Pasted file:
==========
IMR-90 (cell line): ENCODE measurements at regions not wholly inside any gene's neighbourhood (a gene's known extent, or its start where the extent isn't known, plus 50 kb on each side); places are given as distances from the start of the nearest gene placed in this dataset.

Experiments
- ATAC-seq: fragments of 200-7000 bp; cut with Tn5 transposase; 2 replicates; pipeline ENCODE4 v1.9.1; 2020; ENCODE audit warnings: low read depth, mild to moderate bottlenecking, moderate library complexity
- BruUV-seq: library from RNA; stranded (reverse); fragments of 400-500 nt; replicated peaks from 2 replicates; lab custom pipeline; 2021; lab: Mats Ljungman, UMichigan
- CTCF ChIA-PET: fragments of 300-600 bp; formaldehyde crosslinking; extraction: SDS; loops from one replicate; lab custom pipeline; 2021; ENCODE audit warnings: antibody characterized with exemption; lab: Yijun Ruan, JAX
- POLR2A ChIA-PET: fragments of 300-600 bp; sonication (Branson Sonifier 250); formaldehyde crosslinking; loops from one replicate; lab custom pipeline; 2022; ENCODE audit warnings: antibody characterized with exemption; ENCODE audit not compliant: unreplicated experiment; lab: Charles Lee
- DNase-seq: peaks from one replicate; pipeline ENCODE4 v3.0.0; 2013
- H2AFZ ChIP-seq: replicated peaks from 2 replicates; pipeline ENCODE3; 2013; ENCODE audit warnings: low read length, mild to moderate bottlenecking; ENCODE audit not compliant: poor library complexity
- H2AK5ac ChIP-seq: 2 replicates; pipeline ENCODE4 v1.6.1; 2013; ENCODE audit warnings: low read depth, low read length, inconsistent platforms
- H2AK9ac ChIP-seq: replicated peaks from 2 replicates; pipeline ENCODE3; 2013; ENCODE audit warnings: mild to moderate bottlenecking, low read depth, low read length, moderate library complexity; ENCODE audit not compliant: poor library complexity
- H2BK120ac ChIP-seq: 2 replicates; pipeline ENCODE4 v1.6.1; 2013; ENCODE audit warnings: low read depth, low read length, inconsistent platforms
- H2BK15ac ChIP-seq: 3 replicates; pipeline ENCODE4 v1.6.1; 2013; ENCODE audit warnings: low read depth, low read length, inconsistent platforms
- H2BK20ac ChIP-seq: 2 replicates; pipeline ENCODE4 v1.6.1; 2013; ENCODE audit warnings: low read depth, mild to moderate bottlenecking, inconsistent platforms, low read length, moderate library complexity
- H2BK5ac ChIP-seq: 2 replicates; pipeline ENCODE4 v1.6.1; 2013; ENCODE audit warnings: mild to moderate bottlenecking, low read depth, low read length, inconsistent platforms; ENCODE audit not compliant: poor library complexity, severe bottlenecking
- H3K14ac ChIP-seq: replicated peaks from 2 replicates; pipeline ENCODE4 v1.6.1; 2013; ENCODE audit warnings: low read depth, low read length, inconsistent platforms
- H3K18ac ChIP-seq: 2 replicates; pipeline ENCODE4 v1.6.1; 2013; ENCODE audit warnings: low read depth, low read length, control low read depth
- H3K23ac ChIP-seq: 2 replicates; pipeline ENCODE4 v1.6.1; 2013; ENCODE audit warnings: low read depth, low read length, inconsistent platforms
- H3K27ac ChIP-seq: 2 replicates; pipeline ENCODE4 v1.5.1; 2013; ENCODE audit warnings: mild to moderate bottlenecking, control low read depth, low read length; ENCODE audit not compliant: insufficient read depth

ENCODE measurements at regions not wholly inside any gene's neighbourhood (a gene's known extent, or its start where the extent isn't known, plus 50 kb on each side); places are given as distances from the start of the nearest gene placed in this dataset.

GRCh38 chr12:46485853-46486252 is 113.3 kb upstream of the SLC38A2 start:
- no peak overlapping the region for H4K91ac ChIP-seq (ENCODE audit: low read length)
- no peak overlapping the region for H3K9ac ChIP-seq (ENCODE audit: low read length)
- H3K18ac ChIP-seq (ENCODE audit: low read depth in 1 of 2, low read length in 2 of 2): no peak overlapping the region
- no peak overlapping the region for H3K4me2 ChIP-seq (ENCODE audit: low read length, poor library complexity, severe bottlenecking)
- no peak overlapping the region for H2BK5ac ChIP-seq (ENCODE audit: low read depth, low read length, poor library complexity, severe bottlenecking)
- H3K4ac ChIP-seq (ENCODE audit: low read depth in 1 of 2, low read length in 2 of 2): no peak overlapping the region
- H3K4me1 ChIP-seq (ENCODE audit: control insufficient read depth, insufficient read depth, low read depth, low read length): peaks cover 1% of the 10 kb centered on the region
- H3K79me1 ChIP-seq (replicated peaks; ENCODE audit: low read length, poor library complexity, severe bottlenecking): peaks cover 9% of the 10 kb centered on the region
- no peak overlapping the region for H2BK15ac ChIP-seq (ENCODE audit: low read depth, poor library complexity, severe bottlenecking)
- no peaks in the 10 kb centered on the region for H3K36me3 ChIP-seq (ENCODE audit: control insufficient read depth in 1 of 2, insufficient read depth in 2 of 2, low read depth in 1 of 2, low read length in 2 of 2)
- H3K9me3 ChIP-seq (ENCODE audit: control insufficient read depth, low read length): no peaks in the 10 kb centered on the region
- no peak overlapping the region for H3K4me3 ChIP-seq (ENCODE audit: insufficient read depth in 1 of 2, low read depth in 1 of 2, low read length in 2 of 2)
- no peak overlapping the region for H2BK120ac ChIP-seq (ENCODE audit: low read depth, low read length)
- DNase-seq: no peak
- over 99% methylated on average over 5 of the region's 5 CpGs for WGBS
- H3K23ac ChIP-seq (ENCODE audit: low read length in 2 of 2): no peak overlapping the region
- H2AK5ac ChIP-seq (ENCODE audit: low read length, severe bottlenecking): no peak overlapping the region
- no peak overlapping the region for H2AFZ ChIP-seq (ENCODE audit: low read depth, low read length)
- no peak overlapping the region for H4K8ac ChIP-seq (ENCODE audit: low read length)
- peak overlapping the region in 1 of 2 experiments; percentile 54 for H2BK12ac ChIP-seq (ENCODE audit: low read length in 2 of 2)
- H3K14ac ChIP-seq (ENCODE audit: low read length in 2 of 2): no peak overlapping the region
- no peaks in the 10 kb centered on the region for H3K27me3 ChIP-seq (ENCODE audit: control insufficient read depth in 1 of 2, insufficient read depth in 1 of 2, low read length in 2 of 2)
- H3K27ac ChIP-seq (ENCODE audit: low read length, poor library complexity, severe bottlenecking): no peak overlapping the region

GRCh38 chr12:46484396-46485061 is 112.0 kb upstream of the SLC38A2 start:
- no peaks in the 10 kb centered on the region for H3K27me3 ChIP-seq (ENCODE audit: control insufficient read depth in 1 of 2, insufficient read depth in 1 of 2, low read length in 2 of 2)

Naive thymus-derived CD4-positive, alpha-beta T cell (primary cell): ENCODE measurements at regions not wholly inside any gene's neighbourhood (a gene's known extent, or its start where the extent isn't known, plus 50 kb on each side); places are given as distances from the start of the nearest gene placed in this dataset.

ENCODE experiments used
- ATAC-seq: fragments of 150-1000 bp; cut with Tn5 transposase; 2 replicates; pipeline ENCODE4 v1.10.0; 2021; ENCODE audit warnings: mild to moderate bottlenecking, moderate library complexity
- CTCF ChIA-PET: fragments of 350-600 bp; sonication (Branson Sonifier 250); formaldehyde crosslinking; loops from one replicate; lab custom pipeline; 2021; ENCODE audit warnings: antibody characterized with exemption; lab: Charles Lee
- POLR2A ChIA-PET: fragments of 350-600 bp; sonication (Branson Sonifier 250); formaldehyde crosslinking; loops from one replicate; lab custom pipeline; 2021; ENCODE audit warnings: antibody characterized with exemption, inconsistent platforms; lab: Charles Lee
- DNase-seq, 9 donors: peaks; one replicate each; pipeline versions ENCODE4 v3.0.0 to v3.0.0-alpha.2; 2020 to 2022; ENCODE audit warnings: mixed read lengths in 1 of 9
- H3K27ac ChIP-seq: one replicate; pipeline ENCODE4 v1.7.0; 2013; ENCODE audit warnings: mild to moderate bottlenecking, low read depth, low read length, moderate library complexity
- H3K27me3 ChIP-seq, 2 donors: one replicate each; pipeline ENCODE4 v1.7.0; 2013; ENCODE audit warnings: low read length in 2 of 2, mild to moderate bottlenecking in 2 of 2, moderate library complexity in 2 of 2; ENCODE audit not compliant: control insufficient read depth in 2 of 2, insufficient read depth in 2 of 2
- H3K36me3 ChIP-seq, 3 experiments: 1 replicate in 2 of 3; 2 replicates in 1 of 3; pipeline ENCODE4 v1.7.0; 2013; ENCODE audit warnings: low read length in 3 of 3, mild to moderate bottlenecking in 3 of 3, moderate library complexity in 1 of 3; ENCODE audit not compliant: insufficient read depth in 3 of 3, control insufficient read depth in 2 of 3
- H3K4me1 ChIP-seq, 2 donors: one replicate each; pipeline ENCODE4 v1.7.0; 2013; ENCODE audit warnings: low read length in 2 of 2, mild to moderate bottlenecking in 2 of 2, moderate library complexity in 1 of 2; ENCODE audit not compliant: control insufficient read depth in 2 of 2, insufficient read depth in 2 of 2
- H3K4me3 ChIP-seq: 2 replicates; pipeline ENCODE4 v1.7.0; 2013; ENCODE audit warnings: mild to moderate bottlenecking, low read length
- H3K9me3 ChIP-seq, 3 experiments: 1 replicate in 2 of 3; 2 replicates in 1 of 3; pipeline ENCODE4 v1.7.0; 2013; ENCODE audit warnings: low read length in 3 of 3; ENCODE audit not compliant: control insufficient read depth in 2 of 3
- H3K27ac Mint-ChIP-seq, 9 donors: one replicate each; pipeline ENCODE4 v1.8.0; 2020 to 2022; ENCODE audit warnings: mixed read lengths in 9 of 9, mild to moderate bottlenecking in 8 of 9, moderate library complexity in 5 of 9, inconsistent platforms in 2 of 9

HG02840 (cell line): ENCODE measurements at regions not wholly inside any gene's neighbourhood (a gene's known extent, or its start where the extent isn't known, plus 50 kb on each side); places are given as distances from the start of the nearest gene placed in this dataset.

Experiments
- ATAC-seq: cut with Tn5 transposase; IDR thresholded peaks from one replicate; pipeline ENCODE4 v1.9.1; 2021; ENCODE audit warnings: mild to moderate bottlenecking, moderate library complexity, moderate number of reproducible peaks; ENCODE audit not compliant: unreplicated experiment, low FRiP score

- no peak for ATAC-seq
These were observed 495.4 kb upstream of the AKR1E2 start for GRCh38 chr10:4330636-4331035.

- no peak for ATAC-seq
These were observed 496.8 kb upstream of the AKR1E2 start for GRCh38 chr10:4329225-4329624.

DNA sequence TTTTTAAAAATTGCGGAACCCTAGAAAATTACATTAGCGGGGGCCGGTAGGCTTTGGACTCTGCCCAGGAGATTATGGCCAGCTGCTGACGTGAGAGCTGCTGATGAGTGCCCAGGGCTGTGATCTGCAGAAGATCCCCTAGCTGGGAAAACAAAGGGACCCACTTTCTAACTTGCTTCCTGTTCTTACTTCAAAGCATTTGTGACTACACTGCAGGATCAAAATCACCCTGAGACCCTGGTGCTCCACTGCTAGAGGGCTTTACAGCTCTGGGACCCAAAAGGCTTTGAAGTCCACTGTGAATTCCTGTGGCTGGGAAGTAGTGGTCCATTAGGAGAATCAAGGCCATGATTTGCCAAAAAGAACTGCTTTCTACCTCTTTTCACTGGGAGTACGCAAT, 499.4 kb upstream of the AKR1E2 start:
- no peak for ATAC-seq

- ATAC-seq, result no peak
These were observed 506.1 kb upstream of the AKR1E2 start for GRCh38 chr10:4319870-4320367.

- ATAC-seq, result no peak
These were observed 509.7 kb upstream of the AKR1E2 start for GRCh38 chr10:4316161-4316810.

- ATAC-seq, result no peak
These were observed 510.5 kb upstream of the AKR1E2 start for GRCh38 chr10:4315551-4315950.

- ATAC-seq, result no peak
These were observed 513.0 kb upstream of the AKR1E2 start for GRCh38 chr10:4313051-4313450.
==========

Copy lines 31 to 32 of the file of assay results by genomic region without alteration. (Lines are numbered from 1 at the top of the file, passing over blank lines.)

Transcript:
- H3K9me3 ChIP-seq (ENCODE audit: control insufficient read depth, low read length): no peaks in the 10 kb centered on the region
- no peak overlapping the region for H3K4me3 ChIP-seq (ENCODE audit: insufficient read depth in 1 of 2, low read depth in 1 of 2, low read length in 2 of 2)